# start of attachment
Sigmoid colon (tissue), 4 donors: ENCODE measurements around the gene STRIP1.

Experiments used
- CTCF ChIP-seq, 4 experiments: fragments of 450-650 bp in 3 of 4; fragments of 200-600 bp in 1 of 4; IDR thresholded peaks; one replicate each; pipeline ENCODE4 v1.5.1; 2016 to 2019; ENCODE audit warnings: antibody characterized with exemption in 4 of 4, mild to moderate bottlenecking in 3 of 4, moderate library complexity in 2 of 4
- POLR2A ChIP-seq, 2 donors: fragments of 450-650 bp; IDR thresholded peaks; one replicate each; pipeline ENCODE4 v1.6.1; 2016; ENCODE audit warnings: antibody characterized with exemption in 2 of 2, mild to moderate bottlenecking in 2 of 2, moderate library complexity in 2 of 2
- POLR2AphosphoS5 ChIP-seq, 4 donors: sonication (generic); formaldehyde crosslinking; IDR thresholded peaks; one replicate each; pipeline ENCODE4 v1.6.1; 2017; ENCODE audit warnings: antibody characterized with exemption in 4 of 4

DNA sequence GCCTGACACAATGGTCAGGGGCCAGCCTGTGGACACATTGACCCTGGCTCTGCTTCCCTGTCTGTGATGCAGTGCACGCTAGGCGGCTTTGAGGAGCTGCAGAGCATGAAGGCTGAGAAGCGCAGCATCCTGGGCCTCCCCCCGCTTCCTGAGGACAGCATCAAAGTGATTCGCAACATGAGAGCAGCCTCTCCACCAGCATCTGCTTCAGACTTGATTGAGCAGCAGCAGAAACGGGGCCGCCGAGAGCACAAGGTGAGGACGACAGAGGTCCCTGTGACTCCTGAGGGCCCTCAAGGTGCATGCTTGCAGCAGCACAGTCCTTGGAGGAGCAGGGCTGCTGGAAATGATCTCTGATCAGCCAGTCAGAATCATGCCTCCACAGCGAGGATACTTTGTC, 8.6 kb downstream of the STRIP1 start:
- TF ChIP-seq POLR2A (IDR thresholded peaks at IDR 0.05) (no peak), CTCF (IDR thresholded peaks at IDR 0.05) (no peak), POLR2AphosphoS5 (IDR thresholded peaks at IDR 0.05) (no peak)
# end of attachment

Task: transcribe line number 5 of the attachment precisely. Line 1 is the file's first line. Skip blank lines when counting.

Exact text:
- POLR2AphosphoS5 ChIP-seq, 4 donors: sonication (generic); formaldehyde crosslinking; IDR thresholded peaks; one replicate each; pipeline ENCODE4 v1.6.1; 2017; ENCODE audit warnings: antibody characterized with exemption in 4 of 4